BLUEFIELD, Va. — Bluefield College graduate Jeremy Carper, a detective with the Charlottesville, Va., Police Department, returned to his alma mater Tuesday to discuss his role in the high profile murder cases of Hannah Graham and Morgan Harrington.
“This is the largest search effort in the state of Virginia,” Carper said of the investigation.
After an 18-year-old student at The University of Virginia (UVA), Hannah Graham went missing in September 2014, law enforcement began an investigation that would later charge her killer, Jesse Leroy Matthew Jr., of Virginia, with the separate 2009 murder of 20-year-old Virginia Tech student Morgan Harrington. The investigation also linked and charged Matthew with the 2005 sexual assault and attempted murder of a Fairfax woman.
According to Carper, Matthew was charged with the capital murder of Graham, the abduction with intent to defile and first-degree murder of Harrington. As part of his plea deal, which was accepted after prosecutors discussed the possibility of the death penalty, Matthew has no likely hood of leaving prison as law enforcement stripped all opportunities including geriatric release.
Of how this case affected him and his career, Carper said, “With this kind of successful case people start depending on you a little bit more.”
Other crimes that Matthew was linked to include the 2002 rape and sexual assault of a Liberty University student, though it was not prosecuted he was dismissed from the university. Matthew then moved to Christopher Newport University where a 2003 sexual assault claim was filed against him though charges were not pressed.
In September 2014, Graham vanished from Charlottesville, Va. sending local and state law enforcement into a full-blown search. According to Carper, she went missing after attending off-campus parties where she was filmed by surveillance cameras walking unsteadily. Surveillance footage captured Graham looking distressed and panicked while getting into a vehicle with Matthew Jr.
After playing surveillance footage of Graham, Carper said, “A witness told investigators that a female matching her description said, ‘I’m not getting in there what is it stolen?’”
As law enforcement was investigating Matthew as a suspect a search of his car with a blue ultraviolet light resulted in the discovery of Graham’s DNA. During the investigation, Matthew asked law enforcement to retrieve documents from his vehicle that included his birth certificate and passport application.
“You don’t have to be a seasoned investigator to see the writing on the wall here,” Carper said, “Does this sound like a man that’s going to stick around? No, he’s going to go on the run.”
As the investigation continued Carper began to realize the high probability of Matthew’s involvement in other crimes. Prior to his conviction of the sexual assault, law enforcement had DNA on file but hadn’t matched it to Matthew. Upon searching his home Carper collected an indirect piece of DNA evidence.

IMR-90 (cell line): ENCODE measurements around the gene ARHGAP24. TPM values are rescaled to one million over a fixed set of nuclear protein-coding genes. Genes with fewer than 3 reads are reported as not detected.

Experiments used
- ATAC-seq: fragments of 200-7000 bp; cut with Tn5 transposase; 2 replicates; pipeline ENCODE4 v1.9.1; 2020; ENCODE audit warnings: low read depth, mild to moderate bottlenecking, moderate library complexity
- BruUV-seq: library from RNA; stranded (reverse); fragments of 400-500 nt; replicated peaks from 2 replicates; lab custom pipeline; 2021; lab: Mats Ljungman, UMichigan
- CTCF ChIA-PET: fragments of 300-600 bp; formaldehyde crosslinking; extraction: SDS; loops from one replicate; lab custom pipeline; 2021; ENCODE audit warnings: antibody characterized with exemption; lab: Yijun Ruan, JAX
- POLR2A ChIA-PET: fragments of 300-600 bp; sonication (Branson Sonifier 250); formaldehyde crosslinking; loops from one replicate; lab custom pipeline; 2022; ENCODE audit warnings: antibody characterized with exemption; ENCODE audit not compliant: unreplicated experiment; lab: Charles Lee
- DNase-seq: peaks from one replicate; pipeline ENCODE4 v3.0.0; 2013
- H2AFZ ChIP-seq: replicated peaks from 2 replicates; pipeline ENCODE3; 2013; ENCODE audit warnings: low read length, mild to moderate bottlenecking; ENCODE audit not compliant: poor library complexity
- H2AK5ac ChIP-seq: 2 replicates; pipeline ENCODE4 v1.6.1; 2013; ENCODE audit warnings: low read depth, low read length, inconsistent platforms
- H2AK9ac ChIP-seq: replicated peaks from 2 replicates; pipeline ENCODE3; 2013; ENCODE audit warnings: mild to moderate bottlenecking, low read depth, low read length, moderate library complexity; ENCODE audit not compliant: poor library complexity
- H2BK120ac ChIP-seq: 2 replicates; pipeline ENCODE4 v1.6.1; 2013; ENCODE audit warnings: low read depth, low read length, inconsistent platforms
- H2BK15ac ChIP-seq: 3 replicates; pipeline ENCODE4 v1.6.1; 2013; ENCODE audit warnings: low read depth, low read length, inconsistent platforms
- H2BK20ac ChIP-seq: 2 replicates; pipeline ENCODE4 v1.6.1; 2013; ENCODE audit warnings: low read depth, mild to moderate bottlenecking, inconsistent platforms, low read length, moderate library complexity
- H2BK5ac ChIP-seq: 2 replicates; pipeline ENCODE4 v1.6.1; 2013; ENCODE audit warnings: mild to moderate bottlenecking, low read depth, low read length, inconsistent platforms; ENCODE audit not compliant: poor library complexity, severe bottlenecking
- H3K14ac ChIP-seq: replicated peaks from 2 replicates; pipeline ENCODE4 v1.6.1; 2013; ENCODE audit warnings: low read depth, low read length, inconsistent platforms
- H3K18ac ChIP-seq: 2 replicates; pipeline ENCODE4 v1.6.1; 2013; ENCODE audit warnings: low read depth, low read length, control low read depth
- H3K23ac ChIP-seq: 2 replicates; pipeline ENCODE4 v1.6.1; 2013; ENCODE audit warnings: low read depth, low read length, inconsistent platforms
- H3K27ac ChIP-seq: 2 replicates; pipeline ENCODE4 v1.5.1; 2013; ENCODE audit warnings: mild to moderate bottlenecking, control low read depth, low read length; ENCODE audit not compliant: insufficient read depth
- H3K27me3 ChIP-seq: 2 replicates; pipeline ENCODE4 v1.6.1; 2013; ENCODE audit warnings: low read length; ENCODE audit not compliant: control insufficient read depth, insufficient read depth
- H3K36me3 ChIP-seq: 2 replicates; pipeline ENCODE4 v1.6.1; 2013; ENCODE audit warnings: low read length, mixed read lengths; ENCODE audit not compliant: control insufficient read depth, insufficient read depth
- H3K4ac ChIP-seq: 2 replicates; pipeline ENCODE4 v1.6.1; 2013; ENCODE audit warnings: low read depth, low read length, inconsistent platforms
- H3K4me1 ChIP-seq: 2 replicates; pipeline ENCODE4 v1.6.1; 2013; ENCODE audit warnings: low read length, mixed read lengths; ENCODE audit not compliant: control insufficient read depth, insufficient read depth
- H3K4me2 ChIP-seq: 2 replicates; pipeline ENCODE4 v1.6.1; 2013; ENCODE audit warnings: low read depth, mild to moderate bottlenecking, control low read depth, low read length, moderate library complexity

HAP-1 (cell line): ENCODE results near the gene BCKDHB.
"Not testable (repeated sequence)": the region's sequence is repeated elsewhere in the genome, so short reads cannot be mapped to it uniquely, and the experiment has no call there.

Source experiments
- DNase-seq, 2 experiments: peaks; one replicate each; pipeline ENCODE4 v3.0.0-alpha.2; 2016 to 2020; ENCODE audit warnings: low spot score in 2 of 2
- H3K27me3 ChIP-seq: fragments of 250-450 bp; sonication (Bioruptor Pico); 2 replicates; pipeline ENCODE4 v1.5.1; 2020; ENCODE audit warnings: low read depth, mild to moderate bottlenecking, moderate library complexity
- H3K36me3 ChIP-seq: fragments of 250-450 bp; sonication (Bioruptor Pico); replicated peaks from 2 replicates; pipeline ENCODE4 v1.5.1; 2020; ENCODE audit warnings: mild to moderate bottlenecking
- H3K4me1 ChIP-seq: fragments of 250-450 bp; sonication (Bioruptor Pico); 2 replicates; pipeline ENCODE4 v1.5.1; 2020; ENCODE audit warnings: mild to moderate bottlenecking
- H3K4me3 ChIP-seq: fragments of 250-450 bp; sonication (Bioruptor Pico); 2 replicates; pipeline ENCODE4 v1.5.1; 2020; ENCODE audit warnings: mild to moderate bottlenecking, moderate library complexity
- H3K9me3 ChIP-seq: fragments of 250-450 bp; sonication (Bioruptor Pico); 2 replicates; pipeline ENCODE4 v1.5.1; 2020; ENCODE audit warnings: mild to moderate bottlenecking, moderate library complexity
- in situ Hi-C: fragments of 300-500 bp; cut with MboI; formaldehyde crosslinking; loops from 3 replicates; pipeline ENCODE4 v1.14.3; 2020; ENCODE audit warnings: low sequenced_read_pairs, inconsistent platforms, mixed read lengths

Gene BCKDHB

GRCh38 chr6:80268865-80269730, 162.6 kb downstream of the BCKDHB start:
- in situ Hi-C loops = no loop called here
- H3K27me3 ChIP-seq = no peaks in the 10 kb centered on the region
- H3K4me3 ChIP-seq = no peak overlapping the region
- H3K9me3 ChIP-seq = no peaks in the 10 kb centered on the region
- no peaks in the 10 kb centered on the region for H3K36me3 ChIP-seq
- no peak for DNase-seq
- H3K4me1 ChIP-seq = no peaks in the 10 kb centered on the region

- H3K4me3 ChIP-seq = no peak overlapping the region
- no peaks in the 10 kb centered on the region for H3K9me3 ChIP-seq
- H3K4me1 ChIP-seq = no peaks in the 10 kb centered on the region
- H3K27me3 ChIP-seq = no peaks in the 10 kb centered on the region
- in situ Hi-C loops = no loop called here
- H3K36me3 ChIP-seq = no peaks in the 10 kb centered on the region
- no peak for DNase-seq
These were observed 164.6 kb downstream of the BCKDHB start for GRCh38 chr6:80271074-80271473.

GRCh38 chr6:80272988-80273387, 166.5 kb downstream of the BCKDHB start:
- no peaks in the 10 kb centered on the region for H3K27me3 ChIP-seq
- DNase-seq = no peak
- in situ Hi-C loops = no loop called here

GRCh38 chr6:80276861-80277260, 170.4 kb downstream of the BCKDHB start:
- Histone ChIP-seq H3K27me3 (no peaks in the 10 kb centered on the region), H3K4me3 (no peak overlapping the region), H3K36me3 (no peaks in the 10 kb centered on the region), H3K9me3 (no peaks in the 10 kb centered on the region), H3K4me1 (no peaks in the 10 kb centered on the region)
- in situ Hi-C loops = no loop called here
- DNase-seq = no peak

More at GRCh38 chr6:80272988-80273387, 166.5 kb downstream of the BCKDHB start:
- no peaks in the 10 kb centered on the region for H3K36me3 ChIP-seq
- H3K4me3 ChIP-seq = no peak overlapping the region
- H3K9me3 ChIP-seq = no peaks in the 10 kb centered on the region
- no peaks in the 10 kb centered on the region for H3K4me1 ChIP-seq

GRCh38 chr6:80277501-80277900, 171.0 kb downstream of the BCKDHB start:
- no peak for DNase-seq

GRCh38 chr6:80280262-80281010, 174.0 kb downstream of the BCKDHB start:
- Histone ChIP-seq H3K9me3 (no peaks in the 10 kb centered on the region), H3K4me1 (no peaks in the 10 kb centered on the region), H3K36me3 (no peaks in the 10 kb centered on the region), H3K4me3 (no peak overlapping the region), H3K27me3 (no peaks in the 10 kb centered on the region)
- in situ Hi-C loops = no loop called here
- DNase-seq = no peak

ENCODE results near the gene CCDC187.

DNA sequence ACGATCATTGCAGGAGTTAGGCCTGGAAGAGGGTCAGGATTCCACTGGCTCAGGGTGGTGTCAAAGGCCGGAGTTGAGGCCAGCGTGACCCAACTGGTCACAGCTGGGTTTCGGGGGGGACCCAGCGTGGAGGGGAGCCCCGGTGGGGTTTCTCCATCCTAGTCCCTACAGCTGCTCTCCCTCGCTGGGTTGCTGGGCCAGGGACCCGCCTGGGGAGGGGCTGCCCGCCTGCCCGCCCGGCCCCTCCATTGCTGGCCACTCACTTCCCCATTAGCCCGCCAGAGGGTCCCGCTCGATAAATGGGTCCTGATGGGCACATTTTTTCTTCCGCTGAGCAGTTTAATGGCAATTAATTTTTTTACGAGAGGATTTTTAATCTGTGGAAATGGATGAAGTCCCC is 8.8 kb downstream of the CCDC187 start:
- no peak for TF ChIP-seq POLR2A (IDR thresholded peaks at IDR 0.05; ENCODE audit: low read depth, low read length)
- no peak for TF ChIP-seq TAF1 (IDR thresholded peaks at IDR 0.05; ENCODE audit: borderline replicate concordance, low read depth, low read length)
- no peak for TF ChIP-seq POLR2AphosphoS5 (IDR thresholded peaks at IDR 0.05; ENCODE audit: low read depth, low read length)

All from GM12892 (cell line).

“What better than a black and mild cigarette butt from the wallet that contains the ID of your suspect? That’s a pretty good alternate DNA sample,” Carper said, “It’s not directly from his person so we can’t call it his known DNA but we can call it an alternate.”
While DNA test results typically come back in six to eight months, the cigarette tested positive for Matthew’s DNA in three days, after the governor of Virginia called the state lab. Due to this case causing campus security concerns, the governor stepped in to speed up the test results, Carper expressed.
The positive results connected him to both the Fairfax assault and Harrington’s murder. Prior to his conviction Matthew had been a suspect of Harrington’s murder, while he was a taxi driver in the Charlottesville area, but was not charged at that time. During the time of Graham’s murder Matthew was working as an orderly at the UVA hospital.
Of the 301 pieces of evidence found pointing to Matthew as Graham’s killer included vegetation found on the underside of his car that matched the area where her body was found. After discovering her body investigators were astounded that in just five weeks her remains were entirely skeletal.
The area where Graham’s remains were found was covered in dense vegetation which took investigators six days to remove. Carper explained that though the vegetation around the remains was removed the remains themselves were not moved to leave the scene intact.
Carper noted that Harrington’s and Graham’s bodies were found in a two-mile distance from each other in rural Albemarle County, though the murders occurred five years apart, showing that Matthew was familiar with the area.
Prior to his arrest and charge, while the investigation was ongoing, Matthew fled Virginia and was located living in a tent on a Galveston, Texas beach.
While the case itself was complicated enough, there were unique difficulties according to Carper. During the investigation, people continually described Matthew as quiet and sweet-natured.
“Most of the time if you have a homicide case you’ll get one of those witnesses that’s just like ‘Yea I saw this coming. It was only a matter of time,’” Carper said, “It was kind of a crime of opportunity.”
While Matthew is serving multiple life sentences in prison he was recently diagnosed with stage four cancer. “He wasn’t getting out of jail before that [his diagnosis],” Carper said, “But he will die in jail.”
— Contact Emily D. Coppola at firstname.lastname@example.org